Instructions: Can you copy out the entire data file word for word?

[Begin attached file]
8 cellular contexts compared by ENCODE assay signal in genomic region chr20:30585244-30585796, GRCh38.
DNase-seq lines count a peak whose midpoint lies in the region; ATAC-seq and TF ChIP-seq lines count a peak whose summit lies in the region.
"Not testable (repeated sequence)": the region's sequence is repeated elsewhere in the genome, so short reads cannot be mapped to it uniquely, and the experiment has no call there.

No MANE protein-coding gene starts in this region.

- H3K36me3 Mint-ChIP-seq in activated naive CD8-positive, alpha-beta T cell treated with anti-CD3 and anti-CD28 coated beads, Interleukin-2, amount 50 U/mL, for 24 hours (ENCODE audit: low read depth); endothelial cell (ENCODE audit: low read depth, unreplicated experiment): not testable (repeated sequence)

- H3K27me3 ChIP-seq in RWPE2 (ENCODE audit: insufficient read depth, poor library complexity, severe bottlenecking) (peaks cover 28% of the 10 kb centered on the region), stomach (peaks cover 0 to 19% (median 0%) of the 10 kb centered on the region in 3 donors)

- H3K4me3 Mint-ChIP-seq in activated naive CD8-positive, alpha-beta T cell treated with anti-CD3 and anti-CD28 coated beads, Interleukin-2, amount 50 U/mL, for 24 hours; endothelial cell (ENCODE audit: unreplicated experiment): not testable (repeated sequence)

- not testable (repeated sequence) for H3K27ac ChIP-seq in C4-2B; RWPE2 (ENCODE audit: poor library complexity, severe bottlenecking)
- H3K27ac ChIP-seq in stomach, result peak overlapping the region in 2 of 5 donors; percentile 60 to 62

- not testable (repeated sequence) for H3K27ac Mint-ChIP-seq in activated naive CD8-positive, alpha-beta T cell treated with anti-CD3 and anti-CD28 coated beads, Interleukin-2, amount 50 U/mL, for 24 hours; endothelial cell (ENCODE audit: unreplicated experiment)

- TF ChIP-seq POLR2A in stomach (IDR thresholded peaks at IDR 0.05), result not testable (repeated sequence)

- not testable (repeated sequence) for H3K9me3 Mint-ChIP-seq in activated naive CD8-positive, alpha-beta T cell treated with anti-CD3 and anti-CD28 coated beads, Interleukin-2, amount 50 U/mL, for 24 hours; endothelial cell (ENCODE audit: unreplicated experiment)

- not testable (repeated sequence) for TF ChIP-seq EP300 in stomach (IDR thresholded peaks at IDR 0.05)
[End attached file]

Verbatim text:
8 cellular contexts compared by ENCODE assay signal in genomic region chr20:30585244-30585796, GRCh38.
DNase-seq lines count a peak whose midpoint lies in the region; ATAC-seq and TF ChIP-seq lines count a peak whose summit lies in the region.
"Not testable (repeated sequence)": the region's sequence is repeated elsewhere in the genome, so short reads cannot be mapped to it uniquely, and the experiment has no call there.

No MANE protein-coding gene starts in this region.

- H3K36me3 Mint-ChIP-seq in activated naive CD8-positive, alpha-beta T cell treated with anti-CD3 and anti-CD28 coated beads, Interleukin-2, amount 50 U/mL, for 24 hours (ENCODE audit: low read depth); endothelial cell (ENCODE audit: low read depth, unreplicated experiment): not testable (repeated sequence)

- H3K27me3 ChIP-seq in RWPE2 (ENCODE audit: insufficient read depth, poor library complexity, severe bottlenecking) (peaks cover 28% of the 10 kb centered on the region), stomach (peaks cover 0 to 19% (median 0%) of the 10 kb centered on the region in 3 donors)

- H3K4me3 Mint-ChIP-seq in activated naive CD8-positive, alpha-beta T cell treated with anti-CD3 and anti-CD28 coated beads, Interleukin-2, amount 50 U/mL, for 24 hours; endothelial cell (ENCODE audit: unreplicated experiment): not testable (repeated sequence)

- not testable (repeated sequence) for H3K27ac ChIP-seq in C4-2B; RWPE2 (ENCODE audit: poor library complexity, severe bottlenecking)
- H3K27ac ChIP-seq in stomach, result peak overlapping the region in 2 of 5 donors; percentile 60 to 62

- not testable (repeated sequence) for H3K27ac Mint-ChIP-seq in activated naive CD8-positive, alpha-beta T cell treated with anti-CD3 and anti-CD28 coated beads, Interleukin-2, amount 50 U/mL, for 24 hours; endothelial cell (ENCODE audit: unreplicated experiment)

- TF ChIP-seq POLR2A in stomach (IDR thresholded peaks at IDR 0.05), result not testable (repeated sequence)

- not testable (repeated sequence) for H3K9me3 Mint-ChIP-seq in activated naive CD8-positive, alpha-beta T cell treated with anti-CD3 and anti-CD28 coated beads, Interleukin-2, amount 50 U/mL, for 24 hours; endothelial cell (ENCODE audit: unreplicated experiment)

- not testable (repeated sequence) for TF ChIP-seq EP300 in stomach (IDR thresholded peaks at IDR 0.05)